When Colombia, El Salvador, and Brazil recently warned women not to get pregnant because of the Zika virus, some human rights advocates hoped the outbreak would propel the Latin American nations to reconsider their strict antiabortion laws. But as the virus continues to infect thousands of pregnant women throughout the region, putting them at risk of giving birth to babies born with brain damage, the Roman Catholic Church is doubling down on its conservative stance against both contraceptives and abortion.
“Contraceptives are not a solution,” Bishop Leonardo Ulrich Steiner of Brazil said in an interview with The New York Times, in which he confirmed that the Zika outbreak would not cause the church to change its long-held position on the use of birth control. He joins Cardinal Odilo Scherer of São Paulo and Cardinal Oscar Rodriguez Maradiaga of Honduras in publicly condemning the use of contraceptives in response to the Zika outbreak, which has been linked to microcephaly, a birth defect in which babies are born with abnormally small heads.
Instead, church officials have advocated for couples to either abstain from sex or practice “natural family planning,” a method in which a woman tracks her menstrual cycle to determine when she is most or least fertile and plans sexual intercourse accordingly.
While the United States Conference of Catholic Bishops asserts that this method for family planning is rooted in science, numerous studies have demonstrated that it is not nearly as effective at preventing pregnancy as most contraceptives. Twenty-four percent of all women using fertility-awareness-based methods will experience an unintended pregnancy, compared with just 9 percent of women using pills or patches, 6 percent using injectables, and fewer than 1 percent using an implant or IUD, according to the Centers for Disease Control and Prevention.
Contraceptive use in Latin America and the Caribbean has soared to 72 percent—exceeding the global average of 63 percent, according to International Planned Parenthood Federation—but many women’s advocates worry that reproductive health care throughout the region is largely out of reach for poor people, the young, and those living in rural areas, either because of a lack of education, awareness, money, or physical distance to family planning centers. At the same time, 56 percent of all pregnancies in Latin America and the Caribbean are unintended—marking the highest proportion of unintended pregnancies worldwide, according to a 2014 study by the reproductive health nonprofit Guttmacher Institute.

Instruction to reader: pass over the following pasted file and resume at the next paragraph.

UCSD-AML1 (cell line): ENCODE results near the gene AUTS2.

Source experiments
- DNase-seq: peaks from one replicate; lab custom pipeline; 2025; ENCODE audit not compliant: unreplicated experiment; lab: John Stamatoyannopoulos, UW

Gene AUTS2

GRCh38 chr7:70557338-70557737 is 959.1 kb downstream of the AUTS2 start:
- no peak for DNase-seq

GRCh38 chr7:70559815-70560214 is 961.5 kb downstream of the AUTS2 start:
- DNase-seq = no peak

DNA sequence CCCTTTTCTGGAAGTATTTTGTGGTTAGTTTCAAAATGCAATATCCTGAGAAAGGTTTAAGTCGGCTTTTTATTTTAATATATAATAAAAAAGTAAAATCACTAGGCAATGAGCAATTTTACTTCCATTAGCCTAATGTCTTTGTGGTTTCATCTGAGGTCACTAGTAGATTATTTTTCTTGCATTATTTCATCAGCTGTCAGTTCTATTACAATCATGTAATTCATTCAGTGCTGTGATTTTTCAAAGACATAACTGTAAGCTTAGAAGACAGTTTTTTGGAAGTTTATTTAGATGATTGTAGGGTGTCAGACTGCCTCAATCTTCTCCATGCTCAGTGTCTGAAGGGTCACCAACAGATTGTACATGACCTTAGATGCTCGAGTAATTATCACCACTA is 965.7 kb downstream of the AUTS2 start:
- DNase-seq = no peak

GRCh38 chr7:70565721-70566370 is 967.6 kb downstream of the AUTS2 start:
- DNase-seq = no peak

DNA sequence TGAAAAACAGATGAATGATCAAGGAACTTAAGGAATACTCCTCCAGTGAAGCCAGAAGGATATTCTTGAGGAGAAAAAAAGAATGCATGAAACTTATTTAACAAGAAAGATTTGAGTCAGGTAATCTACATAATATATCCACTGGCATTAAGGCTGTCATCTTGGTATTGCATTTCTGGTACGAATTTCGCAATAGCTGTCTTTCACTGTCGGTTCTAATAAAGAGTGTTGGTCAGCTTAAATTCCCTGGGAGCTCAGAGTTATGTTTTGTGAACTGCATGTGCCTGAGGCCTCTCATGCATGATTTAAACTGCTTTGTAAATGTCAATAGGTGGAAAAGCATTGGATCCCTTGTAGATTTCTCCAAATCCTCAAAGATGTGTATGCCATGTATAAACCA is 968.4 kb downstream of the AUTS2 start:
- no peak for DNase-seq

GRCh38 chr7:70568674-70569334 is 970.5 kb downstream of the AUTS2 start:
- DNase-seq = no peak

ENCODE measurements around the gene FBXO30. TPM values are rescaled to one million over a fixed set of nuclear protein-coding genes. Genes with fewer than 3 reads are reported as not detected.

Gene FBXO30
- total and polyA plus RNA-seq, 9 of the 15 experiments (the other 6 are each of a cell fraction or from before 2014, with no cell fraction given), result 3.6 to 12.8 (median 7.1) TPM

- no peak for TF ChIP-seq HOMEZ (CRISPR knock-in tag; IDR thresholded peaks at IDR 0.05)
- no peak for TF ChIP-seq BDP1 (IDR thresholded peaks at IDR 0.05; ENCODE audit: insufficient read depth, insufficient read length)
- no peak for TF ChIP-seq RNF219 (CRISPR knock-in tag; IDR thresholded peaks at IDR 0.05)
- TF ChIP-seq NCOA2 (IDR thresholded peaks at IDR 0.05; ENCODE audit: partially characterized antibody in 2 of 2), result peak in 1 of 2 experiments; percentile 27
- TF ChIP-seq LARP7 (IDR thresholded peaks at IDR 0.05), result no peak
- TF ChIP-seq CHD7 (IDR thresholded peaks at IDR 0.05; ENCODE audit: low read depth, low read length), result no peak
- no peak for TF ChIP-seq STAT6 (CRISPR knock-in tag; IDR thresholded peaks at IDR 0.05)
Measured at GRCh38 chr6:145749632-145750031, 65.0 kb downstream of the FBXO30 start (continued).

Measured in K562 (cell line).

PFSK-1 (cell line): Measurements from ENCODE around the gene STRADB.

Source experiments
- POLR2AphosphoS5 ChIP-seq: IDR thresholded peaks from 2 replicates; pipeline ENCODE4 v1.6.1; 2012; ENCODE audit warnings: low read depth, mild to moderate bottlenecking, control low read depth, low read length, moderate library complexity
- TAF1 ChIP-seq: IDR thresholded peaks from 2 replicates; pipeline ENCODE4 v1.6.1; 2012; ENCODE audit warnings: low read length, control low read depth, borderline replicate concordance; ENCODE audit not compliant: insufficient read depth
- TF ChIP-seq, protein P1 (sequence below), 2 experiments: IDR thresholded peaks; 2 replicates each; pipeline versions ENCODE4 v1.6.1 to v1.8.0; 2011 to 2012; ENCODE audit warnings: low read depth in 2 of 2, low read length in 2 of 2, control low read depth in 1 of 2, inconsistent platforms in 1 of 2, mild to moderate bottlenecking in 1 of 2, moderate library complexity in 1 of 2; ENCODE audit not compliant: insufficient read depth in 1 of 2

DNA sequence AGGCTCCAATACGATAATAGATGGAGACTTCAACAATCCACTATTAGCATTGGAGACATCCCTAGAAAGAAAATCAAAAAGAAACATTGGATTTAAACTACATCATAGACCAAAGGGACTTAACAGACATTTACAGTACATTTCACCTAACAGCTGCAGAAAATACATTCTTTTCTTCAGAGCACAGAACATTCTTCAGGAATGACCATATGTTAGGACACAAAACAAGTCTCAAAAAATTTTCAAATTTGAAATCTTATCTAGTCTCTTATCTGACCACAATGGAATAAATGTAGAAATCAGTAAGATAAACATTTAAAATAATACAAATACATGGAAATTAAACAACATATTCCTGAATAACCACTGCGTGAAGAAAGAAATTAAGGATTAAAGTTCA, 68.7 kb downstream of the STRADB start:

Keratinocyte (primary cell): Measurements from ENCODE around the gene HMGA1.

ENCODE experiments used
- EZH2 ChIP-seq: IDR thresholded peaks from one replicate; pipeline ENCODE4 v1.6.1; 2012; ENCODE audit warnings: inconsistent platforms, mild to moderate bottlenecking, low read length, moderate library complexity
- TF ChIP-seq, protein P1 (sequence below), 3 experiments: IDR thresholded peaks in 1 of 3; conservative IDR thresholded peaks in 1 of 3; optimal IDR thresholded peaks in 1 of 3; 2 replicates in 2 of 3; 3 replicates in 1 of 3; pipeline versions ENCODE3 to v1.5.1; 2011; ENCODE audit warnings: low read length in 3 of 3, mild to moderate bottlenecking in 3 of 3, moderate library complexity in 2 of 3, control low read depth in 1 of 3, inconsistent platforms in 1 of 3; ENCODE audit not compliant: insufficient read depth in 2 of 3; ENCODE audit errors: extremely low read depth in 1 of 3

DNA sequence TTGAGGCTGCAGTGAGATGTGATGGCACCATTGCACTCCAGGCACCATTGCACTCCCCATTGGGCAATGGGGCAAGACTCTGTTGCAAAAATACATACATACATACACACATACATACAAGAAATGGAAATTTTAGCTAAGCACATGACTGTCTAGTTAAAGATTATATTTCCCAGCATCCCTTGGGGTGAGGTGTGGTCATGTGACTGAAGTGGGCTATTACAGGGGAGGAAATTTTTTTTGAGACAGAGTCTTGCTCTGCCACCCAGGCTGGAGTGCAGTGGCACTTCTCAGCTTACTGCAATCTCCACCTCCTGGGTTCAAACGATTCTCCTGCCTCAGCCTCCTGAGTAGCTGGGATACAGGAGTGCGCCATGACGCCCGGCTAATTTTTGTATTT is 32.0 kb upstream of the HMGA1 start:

But that hasn’t stopped five Latin American and Caribbean nations from warning women not to get pregnant in response to the threat of the Zika virus, which is transmitted by mosquitoes. In El Salvador—where women can face manslaughter charges and jail time for terminating a pregnancy—women have been asked not to get pregnant until 2018.
In Brazil and Colombia, abortion is illegal except for instances of rape or incest or to save a woman’s life. Women in those countries have been advised to delay pregnancy for at least six months. Colombia’s national health institute on Saturday reported more than 31,000 cases of Zika, 5,000 of them among pregnant women. Jamaica, which has also advised women to delay pregnancy owing to the virus, responded to the outbreak by issuing a reggae-inspired public service announcement with rhyming lines such as “A special shout out to pregnant ladies/Protect yourselves and your babies.”
While it remains to be seen whether Pope Francis will address the issue of the Zika virus during his trip to Mexico this week, a spokesperson for the Vatican suggested to the Times that the virus is unlikely to sway his stance on reproductive rights, which is rooted in centuries of church doctrine. The Zika virus, said Rev. Thomas Rosica, offers an “opportunity for the church to recommit itself ot the dignity and sacredness of life, even in very precarious moments like this.”
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Original article from TakePart